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Monday, December 5, 2016, 12:30

A landmark in property rights protection

By Chi Fulin

The State Council, China's Cabinet, recently issued a guideline on how to further improve the property rights system and better protect property rights. The guideline is aimed at providing equal, comprehensive and law-based protection to all kinds of property rights.

Against the background of economic downturn, protection of property rights is critical to stabilizing China's economic and sustainable growth.

The deceleration of private investment in the first half of this year, which has raised widespread concerns, was partly due to the country's industrial restructuring and a not-so-bright market prospect. The drop in private investment is also directly related to insufficient investor confidence because of the lack of a standardized and law-based system for the protection of private property rights.

China has reached a critical juncture in its economic transformation and upgrading, which has raised the need for new legal protection for property rights in the country

Therefore, the guideline aimed at strengthening the protection of property ownership rights, improving the legal system in order to promote equal protection of property rights, deal judiciously with property rights cases that are yet to be solved due to historical reasons and strictly standardize legal procedures for the resolution of property disputes. It is a timely response to public concerns. The fact that the promised measures can be implemented without much difficulty should boost investors' confidence in the long-term prospects of the Chinese economy.

China has reached a critical juncture in its economic transformation and upgrading, which has raised the need for new legal protection for property rights in the country. Its ongoing campaign to transform and upgrade the manufacturing sector, which coincides with the new global industrial revolution (or "Digital Revolution"), also highlights the need to provide better protection for the knowledge-based economy and intellectual property rights, in order to boost public enthusiasm for entrepreneurship and innovation and propel the country's industrial development toward achieving its higher technological goal.

In this sense, the guideline's promise to better protect intellectual property rights, increase the cost of violating those rights and lower the cost for safeguarding them will play an important role in establishing an innovation- and entrepreneurship-driven economic development and accelerating the country's economic transformation and upgrading.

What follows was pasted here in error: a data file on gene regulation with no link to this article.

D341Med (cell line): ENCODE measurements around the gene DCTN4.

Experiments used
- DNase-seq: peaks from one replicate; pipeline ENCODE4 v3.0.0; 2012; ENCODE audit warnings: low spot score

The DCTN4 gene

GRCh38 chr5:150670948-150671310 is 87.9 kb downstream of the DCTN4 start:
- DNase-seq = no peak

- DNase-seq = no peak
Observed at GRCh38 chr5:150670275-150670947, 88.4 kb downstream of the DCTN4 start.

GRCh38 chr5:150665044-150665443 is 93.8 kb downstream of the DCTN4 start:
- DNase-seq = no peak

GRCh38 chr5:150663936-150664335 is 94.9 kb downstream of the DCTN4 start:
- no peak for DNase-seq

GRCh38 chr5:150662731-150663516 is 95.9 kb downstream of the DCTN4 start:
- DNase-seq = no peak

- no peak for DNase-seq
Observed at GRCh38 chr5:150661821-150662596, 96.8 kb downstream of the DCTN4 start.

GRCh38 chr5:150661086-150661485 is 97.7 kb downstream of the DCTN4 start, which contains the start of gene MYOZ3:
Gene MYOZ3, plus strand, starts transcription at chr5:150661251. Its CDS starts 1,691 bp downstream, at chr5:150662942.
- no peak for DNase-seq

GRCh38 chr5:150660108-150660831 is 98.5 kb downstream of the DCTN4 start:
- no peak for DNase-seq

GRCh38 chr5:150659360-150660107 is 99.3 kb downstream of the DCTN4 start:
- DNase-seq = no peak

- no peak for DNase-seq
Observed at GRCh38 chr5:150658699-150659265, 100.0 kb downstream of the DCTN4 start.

China's per capita GDP is about $8,000, and its middle-income population is about 300 million, less than one-fourth of its total population. And international experiences indicate the expansion of a country's middle-income population is dependent not just on its economic development, but more importantly on the establishment of an income distribution system based on the protection of property rights.

To expand its middle-income population, China needs to create conditions for people to increase their incomes via land ownership, technical knowledge and management expertise. However, because of the lack of a sound institutional arrangement for property rights protection - which block the channels for income generation - neither urban residents nor rural people can increase their earnings through such means.

So, to fulfill the requirements of its economic and social transformation, China has to improve its property rights system by advancing rule of law. And to better protect property rights, it should safeguard the fruits of innovation through legislation.

Economic ownership - which is different from legal ownership - should also be provided proper legal protection so as to inject new vitality into the market players and facilitate the country's economic transformation and upgrading.

However, extending equal protection to public ownership and non-public ownership of property means China has to address such new problems as removing the hidden barriers that non-public-sector players face in order to enter the service sector and helping entrepreneurs protect the gains they have made via innovation.

Fortunately, the State Council guideline has promised to abolish regulations that are unfair to non-public-sector players and lift the hidden barriers to ensure open and fair participation of all eligible enterprises and individuals in the market, as well as give them equal legal protection. To this end, the government should first prepare a list of services that cannot be offered by the private sector, and then grant both public and private capital free access to the rest of the service sector, and establish an incentive mechanism aimed at promoting innovation and increasing entrepreneurs' sense of security.

The document also points out the need to make legal arrangements for the protection of home-owners after the expiry of the 70-year period for land use rights. This will help assure businesses and investors of the permanent protection the government will provide them when it comes to their property rights.

The author is president of the China Institute of Reform and Development.

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